Karen Martin’s Home Movies: A Million Ways to Die in the West, Obvious Child ,A Coffee in Berlin , Third Person

October 11, 2014

By Karen Martin
for the Arkansas Democrat-Gazette and blood, dirt & angels

A Million Ways to Die in the West,

directed by Seth MacFarlane

(R, 116 minutes)

Much of A Million Ways to Die in the West is very, very funny. The moments in between, which range from awkward to unsuccessful, get a pass for being good-natured.

Good-natured isn’t the same as family-friendly. If you’re distressed when confronted by bloody pratfalls, body-function demonstrations, misogyny and gay-bashing, cursing, detailed descriptions of sexual acts, ethnic insults and crude put-downs, this ruckus of a comedy is not for you. And although it’s puerile, don’t invite the kids to watch. Really.

The film’s title refers to a major drawback of living in 1882 Arizona, according to Albert (MacFarlane), a mediocre sheep farmer who complains to whoever will listen about the death-defying challenges of his environment. Using slang-loaded language typical in the 21st century (it’s doubtful that “awesome” was in widespread use in the 1880s), Albert spends what should have been a romantic waterside outing whining about unsafe conditions to his beloved Louise (Amanda Seyfried).

No-nonsense Louise, who regards such unmanly behavior as unattractive, coolly transfers her affections to wealthy sophisticate Foy (hilariously played by Neil Patrick Harris).

Devastated Albert, who never saw this coming, is served booze and sympathy during a saloon outing with best pal Edward (Giovanni Ribisi) and his wife-to-be Ruth (Sarah Silverman), a very busy prostitute. Then, when a brawl breaks out (one of the aforementioned ways to die), Albert somehow manages to rescue new-to-town Anna (Charlize Theron) from the melee.

From then on, this gorgeous, capable, spirited and worldly-wise woman is the one doing the rescuing. Anna is instrumental in helping Albert envision an existence beyond Louise, one filled with potential and confidence. For a while, anyway — until Anna’s cruelly criminal cohort Clinch (a studly Liam Neeson) shows up.

Fans of MacFarlane’s Fox series Family Guy and his 2012 comedy hit Ted are aware of his fondness for ridiculing people and situations that have it coming. Here the idyllic image of the Old West is the victim, from the film’s classic opening-credit sequence to an almost obligatory run-in with local American Indians (led with sly panache by Wes Studi) that turns the noble image of the tribe on its head.

About the only aspect of the film that plays it straight is the grand oh-so-1950s-Western score by Joel McNeely, bringing back memories of Alfred Newman’s How the West Was Won and Jerome Moross’ The Big Country. And there isn’t much that MacFarlane could do to wreak havoc on the magnificent and ruggedly Western backdrop of Monument Valley. Not that he didn’t try.

Obvious Child (R, 84 minutes) Obvious Child is not a perfect movie, although it capably tells a story about Donna Stern (Jenny Slate), a fledgling standup comedian who gets dumped by her boyfriend, has a one-night stand with another guy, and ends up pregnant.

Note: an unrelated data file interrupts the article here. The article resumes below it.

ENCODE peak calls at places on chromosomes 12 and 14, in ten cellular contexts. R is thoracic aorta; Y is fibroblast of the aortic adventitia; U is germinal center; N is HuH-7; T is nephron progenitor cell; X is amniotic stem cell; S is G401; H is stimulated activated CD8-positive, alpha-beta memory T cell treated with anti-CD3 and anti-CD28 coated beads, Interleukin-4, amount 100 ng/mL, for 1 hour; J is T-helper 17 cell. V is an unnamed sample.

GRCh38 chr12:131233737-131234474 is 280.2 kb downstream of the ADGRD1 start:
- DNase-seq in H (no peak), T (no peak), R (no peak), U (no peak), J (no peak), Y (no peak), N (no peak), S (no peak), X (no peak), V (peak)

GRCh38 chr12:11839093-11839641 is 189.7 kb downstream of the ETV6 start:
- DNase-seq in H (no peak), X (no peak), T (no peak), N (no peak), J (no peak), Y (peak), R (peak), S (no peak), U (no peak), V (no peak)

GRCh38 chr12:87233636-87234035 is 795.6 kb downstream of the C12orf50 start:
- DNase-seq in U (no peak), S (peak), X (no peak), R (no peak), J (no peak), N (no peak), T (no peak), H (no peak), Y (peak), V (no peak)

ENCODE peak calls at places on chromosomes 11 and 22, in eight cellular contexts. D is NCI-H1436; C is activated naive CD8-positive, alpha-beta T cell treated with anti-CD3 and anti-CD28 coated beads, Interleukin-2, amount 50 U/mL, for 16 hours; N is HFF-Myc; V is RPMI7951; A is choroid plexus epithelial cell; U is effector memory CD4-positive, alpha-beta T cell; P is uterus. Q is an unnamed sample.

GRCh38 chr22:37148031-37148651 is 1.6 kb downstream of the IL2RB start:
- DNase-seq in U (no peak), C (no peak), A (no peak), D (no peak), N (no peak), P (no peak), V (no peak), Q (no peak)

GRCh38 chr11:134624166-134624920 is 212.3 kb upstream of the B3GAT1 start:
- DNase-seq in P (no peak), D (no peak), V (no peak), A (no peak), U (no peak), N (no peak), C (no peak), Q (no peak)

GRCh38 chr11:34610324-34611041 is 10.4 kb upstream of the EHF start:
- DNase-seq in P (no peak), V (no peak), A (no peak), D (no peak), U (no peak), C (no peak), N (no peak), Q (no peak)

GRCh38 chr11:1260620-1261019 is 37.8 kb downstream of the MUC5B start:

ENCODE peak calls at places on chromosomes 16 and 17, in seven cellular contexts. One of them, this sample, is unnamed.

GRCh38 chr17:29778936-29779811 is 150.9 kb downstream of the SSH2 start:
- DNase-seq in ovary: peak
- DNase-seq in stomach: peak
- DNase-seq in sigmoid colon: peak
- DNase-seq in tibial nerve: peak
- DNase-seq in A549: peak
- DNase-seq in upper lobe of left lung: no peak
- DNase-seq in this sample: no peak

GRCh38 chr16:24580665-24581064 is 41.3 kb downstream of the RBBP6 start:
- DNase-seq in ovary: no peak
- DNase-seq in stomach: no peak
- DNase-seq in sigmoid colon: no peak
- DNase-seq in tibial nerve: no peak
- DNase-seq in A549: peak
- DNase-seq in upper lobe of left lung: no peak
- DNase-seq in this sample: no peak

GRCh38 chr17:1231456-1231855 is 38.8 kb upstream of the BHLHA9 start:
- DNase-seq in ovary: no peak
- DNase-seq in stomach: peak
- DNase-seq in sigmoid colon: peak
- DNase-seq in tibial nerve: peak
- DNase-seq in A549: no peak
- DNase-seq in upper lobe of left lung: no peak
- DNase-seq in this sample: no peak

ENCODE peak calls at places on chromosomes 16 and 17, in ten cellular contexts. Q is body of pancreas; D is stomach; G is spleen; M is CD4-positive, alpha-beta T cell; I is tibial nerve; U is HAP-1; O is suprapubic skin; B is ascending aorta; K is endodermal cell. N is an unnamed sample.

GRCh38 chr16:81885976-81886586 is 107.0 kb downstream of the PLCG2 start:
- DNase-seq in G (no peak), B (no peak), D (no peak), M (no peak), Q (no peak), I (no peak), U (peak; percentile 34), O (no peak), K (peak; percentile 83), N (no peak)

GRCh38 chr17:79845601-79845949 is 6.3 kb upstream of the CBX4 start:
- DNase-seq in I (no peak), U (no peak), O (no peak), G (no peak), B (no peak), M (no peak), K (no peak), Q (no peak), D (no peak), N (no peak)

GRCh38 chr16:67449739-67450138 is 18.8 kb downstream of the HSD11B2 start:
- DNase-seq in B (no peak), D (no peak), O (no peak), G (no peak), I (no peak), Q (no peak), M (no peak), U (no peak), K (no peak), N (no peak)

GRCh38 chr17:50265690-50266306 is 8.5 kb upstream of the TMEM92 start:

It’s probably not correct to describe Obvious Child as a pro-abortion movie. People like Donna, who make mistakes and have regrets, exist in the world. People make the sorts of decisions that she makes. And they go on with their lives.

What matters about Obvious Child is that it doesn’t run away from the subject of abortion as most movies do. If you go into it looking for a hammer with which to batter writer-director Gillian Robespierre, well, she has left plenty lying around. Help yourself.

A Coffee in Berlin (unrated, 88 minutes) A passive, sometimes melancholy semi-comedy, this German indie follows a day in the life of Niko Fischer (Tom Schilling), a 20-something Euro-slacker who lives for the moment as he drifts through the streets of Berlin, curiously observing everyone around him and oblivious to his growing status as an outsider. Then on one fateful day, through a series of absurd encounters, everything changes. With Marc Hosemann, Friederike Kempter; directed by Jan Ole Gerster. In German with subtitles.

Third Person (R, 137 minutes) The best that Third Person has to offer are scenic visits to Paris, New York and Rome. That’s where the seemingly unrelated stories of three couples with trust issues play out, some more successfully than others.

In Paris, a full-of-himself Pulitzer Prize-winning author (Liam Neeson), after leaving his wife (Kim Basinger), plays ferocious mind games during the course of his affair with an irritatingly arch young journalist (Olivia Wilde). In Rome, a one-step-ahead-of-disaster American wheeler-dealer (Adrien Brody) falls all over himself in desperate pursuit of an annoyingly cryptic and troubled woman (Moran Atias) encountered in a scruffy bar. And in New York, a lawyer (Maria Bello) gets deservedly exasperated in her efforts to help a train-wreck of a mother (Mila Kunis) in a nasty custody battle with her renowned artist ex-husband (James Franco).

Hints as to where all this is going are few and far between, to the point that you might not care when a resolution of sorts presents itself. But it’s fun watching this terrific cast gnaw on the magnificent scenery of the stunning cities where they’re playing out various intrigues, some of them fascinating, some of them pointless.

Bonus features include a filmmaker commentary with writer/director Paul Haggis.

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